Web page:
Michigan Gets $196.5 Million Grant For Amtrak Rail

By:  Brian Koenig
10/06/2011
       
Michigan Gets $196.5 Million Grant For Amtrak Rail

Federal authorities furnished Michigan transportation officials Wednesday with a $196.5 million grant for track and signal upgrades on an Amtrak passenger rail running between Chicago and Detroit. The line, running on Amtrak’s Wolverine and Blue Water services, will reportedly yield speeds of up to 110 miles per hour on a route serving nearly 30 million people. Granted to its own beloved enterprise (all of Amtrak’s preferred stock is owned by the federal government), the government’s lavish gift to the train line comes at the expense of American taxpayers.

U.S. Transportation Secretary Ray LaHood claims the grant to the Michigan Department of Transportation will slash travel times between Detroit and Chicago by up to 30 minutes. "This is an important investment that will reduce travel time, improve reliability and on-time performance, and attract more passengers," LaHood applauded. "We are creating jobs in Michigan, building our rails with American-made materials and growing the regional economy."

Predictably, Democratic supporters tout the infrastructure jobs and new business activity that will stem from Amtrak’s latest endowment. Michigan Senators Carl Levin and Debbie Stabenow hailed the grant’s approval and its economic benefits for their state —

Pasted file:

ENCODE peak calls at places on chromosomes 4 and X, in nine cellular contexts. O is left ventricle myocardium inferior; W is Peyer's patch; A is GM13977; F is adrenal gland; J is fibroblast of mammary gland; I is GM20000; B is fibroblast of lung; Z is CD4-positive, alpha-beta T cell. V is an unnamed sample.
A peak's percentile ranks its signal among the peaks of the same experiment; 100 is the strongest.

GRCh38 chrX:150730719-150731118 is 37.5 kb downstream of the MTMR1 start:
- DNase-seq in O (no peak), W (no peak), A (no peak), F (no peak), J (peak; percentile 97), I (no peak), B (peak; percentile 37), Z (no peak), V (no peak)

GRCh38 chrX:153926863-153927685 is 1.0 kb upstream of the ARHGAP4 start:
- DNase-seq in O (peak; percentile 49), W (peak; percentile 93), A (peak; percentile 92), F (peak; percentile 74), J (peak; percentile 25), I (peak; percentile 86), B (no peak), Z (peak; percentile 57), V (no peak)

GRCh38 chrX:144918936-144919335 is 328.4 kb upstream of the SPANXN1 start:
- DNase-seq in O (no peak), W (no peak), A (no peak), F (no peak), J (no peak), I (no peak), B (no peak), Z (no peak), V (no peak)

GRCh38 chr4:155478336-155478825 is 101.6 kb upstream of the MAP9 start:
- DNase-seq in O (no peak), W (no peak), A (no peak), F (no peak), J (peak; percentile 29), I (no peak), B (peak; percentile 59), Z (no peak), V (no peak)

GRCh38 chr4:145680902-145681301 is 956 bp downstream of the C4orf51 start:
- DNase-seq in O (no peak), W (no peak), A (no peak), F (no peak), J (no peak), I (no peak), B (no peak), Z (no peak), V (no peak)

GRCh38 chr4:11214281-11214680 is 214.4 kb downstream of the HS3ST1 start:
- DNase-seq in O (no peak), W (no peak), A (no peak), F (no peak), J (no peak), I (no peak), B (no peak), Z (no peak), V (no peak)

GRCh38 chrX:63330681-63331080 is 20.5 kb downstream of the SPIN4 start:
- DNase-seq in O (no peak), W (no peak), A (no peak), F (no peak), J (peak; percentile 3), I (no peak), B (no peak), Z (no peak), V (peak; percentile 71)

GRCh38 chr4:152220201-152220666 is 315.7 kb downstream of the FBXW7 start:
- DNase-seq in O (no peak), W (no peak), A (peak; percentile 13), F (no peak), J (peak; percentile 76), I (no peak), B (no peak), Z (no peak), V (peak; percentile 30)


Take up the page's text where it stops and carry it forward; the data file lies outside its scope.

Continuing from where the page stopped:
Federal authorities furnished Michigan transportation officials Wednesday with a $196.5 million grant for track and signal upgrades on an Amtrak passenger rail running between Chicago and Detroit. The line, running on Amtrak’s Wolverine and Blue Water services, will reportedly yield speeds of up to 110 miles per hour on a route serving nearly 30 million people. Granted to its own beloved enterprise (all of Amtrak’s preferred stock is owned by the federal government), the government’s lavish gift to the train line comes at the expense of American taxpayers.

U.S. Transportation Secretary Ray LaHood (pictured) claims the grant to the Michigan Department of Transportation will slash travel times between Detroit and Chicago by up to 30 minutes. "This is an important investment that will reduce travel time, improve reliability and on-time performance, and attract more passengers," LaHood applauded. "We are creating jobs in Michigan, building our rails with American-made materials and growing the regional economy."

Predictably, Democratic supporters tout the infrastructure jobs and new business activity that will stem from Amtrak’s latest endowment. Michigan Senators Carl Levin and Debbie Stabenow hailed the grant’s approval and its economic benefits for their state —

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